Most recently I believe we too are weary of a world in which violence and hatred seems to dominate, where mistrust and selfish power struggles offers discord rather than harmony, where acts of violence leave men, women and children in fear for their lives. How it jars with Jesus’ message of peace and how we so often feel powerless to do anything to bring about that peace?

Surely though it just needs to start with us, to be at peace with ourselves, our families and our neighbours, to reject hatred and discrimination and to stamp on injustice. So tonight, on this special night, let us be resolved to seek everything that speaks of harmony rather than conflict, not just in words, but in actions, so that we and the whole world might catch a glimpse of heaven’s glory.

Back to the story then; those shepherds were just the first example of Jesus’ determination that every single person would be valued, respected and loved. Throughout his ministry he actively sought out the poor, the homeless, the excluded – those rejected by a society that saw them as failures, inconveniences, worthless. He didn’t treat them as charity cases or patronise them in order to make himself feel better – he genuinely loved them. And he calls us to do the same.

Not just to love those who are lovable but those whom we consider unlovable. It’s too easy to create exclusive groups around us rather than to love inclusively. Perhaps though tonight, on this special night we can determine to open our hearts to love, to receive love and to give love so that all may catch a glimpse of heaven’s glory

As I said earlier, tonight we hear again in the Christmas story those three key elements of Jesus’ message for the world – respect, harmony and love, but there’s one more important thing that Jesus’ birth has to offer us – his death. It wasn’t until just over 300 year after his death that Christians began to remember and celebrate his birth. Up until then the good news had centred on the message of the cross.

A message of forgiveness, redemption and salvation for the world as a whole and for us as individuals; but we do recognise that as part of the Christmas message as well. When, later on we come to sing ‘Hark the Herald Angels Sing’ the last verse has these words, “Born that man no more may die, born to raise the sons (and daughters of cause) of earth, born to give them second birth”. So tonight, on this special night, we can believe that heaven really has come close to give us a glimpse of heaven’s glory.

“…born to give them second birth”

 

But the truth is we can’t just leave it there – the Christmas story cannot be just that, a story in history. You may have come this evening because it’s simply part of a family tradition, or maybe you’ve been coming for years, or perhaps you haven’t been for a while – and that’s okay, all are welcome here… or maybe something stirs deep within and calls to a discovery that his story is also your story, my story, our story.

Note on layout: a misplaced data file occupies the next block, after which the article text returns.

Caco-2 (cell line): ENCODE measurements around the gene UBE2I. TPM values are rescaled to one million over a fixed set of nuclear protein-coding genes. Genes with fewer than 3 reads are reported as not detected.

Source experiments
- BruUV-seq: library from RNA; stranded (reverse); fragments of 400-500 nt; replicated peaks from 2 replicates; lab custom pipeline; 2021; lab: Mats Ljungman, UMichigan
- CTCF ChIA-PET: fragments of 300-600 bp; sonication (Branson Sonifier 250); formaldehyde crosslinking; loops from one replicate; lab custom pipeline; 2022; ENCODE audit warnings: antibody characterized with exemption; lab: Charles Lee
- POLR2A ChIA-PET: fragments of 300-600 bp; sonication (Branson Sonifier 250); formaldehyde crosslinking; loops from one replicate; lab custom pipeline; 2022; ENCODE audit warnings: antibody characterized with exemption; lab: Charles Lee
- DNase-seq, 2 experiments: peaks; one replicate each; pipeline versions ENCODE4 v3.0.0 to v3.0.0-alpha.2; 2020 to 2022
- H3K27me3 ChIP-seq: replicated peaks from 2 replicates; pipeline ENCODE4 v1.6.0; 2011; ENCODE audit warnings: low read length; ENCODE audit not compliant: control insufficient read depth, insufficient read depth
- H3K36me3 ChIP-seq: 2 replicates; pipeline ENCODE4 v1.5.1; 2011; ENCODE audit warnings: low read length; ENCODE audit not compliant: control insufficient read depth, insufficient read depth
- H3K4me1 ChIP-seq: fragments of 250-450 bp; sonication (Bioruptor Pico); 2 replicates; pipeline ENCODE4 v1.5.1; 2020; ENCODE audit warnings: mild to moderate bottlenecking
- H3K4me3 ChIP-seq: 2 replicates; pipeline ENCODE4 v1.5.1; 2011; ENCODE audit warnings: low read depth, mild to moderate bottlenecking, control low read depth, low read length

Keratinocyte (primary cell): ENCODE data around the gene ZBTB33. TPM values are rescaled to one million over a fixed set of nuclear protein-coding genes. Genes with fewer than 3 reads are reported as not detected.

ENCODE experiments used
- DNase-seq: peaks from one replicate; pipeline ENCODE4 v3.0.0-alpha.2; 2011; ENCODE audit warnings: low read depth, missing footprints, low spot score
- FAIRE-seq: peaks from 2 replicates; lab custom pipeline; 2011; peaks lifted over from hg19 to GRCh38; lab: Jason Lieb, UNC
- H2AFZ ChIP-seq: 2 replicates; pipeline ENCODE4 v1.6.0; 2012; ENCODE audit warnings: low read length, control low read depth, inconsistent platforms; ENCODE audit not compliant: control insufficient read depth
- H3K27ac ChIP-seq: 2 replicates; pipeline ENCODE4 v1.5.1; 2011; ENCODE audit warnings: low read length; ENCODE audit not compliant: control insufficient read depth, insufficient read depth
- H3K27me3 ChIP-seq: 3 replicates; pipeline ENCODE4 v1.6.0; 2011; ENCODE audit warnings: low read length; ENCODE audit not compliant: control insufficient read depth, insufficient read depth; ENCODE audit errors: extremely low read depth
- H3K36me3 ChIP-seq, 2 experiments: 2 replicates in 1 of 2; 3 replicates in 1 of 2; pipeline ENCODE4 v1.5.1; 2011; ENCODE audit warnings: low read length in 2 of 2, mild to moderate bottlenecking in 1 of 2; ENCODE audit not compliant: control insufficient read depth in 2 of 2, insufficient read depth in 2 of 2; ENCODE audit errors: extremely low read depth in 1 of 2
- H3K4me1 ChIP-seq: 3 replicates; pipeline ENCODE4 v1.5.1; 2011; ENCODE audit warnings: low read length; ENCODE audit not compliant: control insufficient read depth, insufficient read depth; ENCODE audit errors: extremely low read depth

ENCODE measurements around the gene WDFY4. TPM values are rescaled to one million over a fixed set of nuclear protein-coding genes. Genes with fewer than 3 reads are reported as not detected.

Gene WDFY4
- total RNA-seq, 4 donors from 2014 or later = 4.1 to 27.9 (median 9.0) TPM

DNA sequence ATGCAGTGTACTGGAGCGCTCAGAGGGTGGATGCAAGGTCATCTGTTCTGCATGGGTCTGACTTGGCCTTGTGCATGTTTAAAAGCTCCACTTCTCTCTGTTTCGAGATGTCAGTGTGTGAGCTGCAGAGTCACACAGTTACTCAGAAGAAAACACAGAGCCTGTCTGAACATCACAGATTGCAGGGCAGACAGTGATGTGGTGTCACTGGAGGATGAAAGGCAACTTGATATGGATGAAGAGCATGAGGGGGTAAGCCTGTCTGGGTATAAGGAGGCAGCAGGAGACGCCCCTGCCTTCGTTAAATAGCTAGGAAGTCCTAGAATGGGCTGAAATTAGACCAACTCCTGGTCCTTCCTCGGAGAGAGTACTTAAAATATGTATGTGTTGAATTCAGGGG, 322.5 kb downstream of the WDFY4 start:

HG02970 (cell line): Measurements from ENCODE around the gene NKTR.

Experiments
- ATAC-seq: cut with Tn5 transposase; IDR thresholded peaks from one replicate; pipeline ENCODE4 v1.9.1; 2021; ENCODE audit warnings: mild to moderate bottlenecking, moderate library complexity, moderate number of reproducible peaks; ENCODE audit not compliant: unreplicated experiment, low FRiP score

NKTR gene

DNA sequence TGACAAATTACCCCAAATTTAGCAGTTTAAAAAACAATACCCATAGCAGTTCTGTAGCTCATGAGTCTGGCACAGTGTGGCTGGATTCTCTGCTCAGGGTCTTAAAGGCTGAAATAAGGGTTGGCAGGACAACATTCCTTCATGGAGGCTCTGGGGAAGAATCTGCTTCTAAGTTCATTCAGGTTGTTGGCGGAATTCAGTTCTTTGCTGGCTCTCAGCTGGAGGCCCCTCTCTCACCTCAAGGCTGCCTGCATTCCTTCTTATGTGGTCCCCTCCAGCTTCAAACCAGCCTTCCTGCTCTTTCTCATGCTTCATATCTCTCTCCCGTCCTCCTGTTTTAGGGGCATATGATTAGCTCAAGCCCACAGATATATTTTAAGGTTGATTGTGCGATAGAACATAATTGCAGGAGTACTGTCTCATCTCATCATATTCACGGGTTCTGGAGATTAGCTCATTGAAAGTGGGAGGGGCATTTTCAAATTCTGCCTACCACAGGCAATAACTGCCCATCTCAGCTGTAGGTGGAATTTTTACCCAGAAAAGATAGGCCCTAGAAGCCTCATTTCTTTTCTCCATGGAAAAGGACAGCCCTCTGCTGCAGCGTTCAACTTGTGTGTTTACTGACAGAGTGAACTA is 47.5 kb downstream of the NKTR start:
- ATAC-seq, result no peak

Isaiah prophesied all those years ago that ‘the people who walked in darkness have seen a great light; those who lived in a land of deep darkness— on them light has shined.’ Tonight, on this special night, we can be certain that that light still shines brightly, dispelling the darkness and allowing us all a glimpse of heaven’s glory.

 

Love came down at Christmas, and may that same love come down and enter our hearts both tonight, this morning and for evermore. Amen

love-came-down

 

 

 

The Beehive Church

Collaborative Honey Bees

Collaborative Honey Bees

Having just finished and handed in one of my final portfolios, it has given me an opportunity to reflect on the sort of ministry I would hope to engage with in the future – and it’s all to do with bees! Now before you succumb to an image of a wild apiarist reverend roaming the parish bedecked in a wide-brimmed veil touting honey as a cure-all, think instead about collaboration.

We have much to learn about working together collaboratively, and by that I don’t mean working well as a team under the authority and  expertise of a ‘good’ leader. No indeed, because for so long we have had a hierarchical model of leadership in the Church, where decisions are filtered downwards and authority is shared amongst those deemed to be ‘worthy’ or competent; but it doesn’t have to be like that.

The fact is we already have the ultimate authority in God, and collaborative ministry is nowhere better demonstrated than through the Holy Trinity, which acts as an example of synergy, the whole being greater than the parts and yet each part is distinctive and committed to working together both internally as well as externally

One true leader

One true leader

True collaboration can only take place when we place God at the pinnacle of the leadership tree, and when every ministry that is revealed through the gifts or charisms imparted by the Holy Spirit to each person are equally esteemed and valued. These gifts are all undoubtedly diverse, but the leader that facilitates opportunities for all to be heard, establishes lines of communications between different groups and safeguards accountability, while at the same time recognising that others may be better equipped to undertake various tasks is surely one that will succeed in fulfilling their primary role of reminding the community whose initiative they need to follow and who the source of their mission and unity is.

Not an easy task for someone whose personality tends towards natural introversion, who will often carry out a task independently to simply get it done quickly. However, over the last few years I have been introduced to more and more examples of collaborative ministry and have come to realise just how important it is; and above all I truly believe that in order to progress the work that God asks us to undertake, we need to use Christ as our example and the Holy Spirit as our guide,